"He's self-deprecating. He admits his mistakes. He walks them back. Doug Ford doesn't think Doug Ford is perfect," she said. 

On the tightening of support between the PCs and Liberals, Waler cautioned against taking a single poll as an "accurate snapshot in time." While she wasn't surprised to see the Liberals gain points, Waler said the numbers indicate "most people in Ontario still support Doug Ford and still support the direction of the province" and that the Tories are still strong in rural, suburban and northern communities. 

Angolano said the PCs should be "slightly worried," though they still have over two years left in their mandate and time to "turn this around" and build up more of a lead.  

In that time, he said the premier should address people's views of the government's efforts on things like housing and the economy.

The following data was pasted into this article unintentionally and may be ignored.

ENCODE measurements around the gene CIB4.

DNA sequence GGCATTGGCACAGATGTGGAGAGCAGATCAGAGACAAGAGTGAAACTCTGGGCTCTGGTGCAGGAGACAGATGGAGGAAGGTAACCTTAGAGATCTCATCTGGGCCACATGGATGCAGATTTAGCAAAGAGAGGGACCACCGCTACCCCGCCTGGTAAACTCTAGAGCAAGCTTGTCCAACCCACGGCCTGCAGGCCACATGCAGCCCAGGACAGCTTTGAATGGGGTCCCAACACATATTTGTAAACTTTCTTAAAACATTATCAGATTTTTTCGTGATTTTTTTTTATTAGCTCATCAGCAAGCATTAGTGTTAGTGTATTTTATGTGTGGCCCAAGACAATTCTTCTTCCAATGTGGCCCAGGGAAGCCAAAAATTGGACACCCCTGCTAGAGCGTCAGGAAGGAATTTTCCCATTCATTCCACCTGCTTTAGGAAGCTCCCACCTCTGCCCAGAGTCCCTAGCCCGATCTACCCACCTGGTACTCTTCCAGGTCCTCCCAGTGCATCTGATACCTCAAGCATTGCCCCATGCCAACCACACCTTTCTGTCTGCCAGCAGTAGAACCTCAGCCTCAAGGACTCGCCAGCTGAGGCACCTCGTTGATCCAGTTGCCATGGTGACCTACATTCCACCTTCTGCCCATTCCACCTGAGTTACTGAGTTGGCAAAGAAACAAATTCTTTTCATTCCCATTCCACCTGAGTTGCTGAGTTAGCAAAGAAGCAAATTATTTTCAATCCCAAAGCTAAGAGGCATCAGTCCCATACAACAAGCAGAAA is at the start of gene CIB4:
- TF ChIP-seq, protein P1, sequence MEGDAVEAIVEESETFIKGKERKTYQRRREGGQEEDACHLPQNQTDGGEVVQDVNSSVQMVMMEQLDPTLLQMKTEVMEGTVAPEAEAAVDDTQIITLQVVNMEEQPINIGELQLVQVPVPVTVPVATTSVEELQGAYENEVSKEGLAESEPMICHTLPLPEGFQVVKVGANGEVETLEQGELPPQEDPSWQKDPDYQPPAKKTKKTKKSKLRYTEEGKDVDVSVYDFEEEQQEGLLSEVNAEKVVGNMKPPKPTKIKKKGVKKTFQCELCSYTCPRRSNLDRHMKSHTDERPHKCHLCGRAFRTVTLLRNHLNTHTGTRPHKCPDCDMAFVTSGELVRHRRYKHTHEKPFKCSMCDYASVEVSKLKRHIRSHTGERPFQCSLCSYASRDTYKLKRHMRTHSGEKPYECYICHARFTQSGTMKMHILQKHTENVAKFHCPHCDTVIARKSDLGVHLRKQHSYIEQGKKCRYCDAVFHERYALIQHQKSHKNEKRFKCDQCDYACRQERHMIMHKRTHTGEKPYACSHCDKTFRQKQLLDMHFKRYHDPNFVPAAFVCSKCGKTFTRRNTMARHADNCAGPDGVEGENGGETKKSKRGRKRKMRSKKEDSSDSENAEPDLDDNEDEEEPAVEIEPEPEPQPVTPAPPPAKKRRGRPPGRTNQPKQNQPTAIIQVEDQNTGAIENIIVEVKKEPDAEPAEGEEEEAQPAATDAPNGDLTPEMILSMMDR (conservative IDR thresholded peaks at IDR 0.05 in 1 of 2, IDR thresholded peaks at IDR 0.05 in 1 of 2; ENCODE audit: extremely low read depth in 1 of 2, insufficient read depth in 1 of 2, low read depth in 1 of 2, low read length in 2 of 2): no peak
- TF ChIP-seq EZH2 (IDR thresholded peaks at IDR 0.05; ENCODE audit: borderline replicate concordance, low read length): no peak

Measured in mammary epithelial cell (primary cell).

Is the Ford government "getting it done"?

Asked whether the Ford government was doing enough to "get it done" in different policy areas, respondents mostly said "No."

On getting housing built, two thirds — 67 per cent — said the government was not doing enough, and the same when it comes to supporting health care (73 per cent "No"), supporting public education (63 per cent "No"), supporting a strong economy (52 per cent "No") and building roads and public transit (48 per cent "No").

On liberalizing alcohol sales, 52 per cent said the government is "getting it done," while only 20 per cent felt it isn't. This follows the government's announcement in December that Ontarians would be able to buy beer, wine, cider, coolers and seltzers at participating convenience, grocery and big box stores by January 2026. 

"Other than that, these are not good ratings, to say the least," said Angolano. 

While the percentage of people who don't think the government is "getting it done" on health care is the highest, Angolano said Conservative governments typically aren't seen as being strong in this area, or on public education.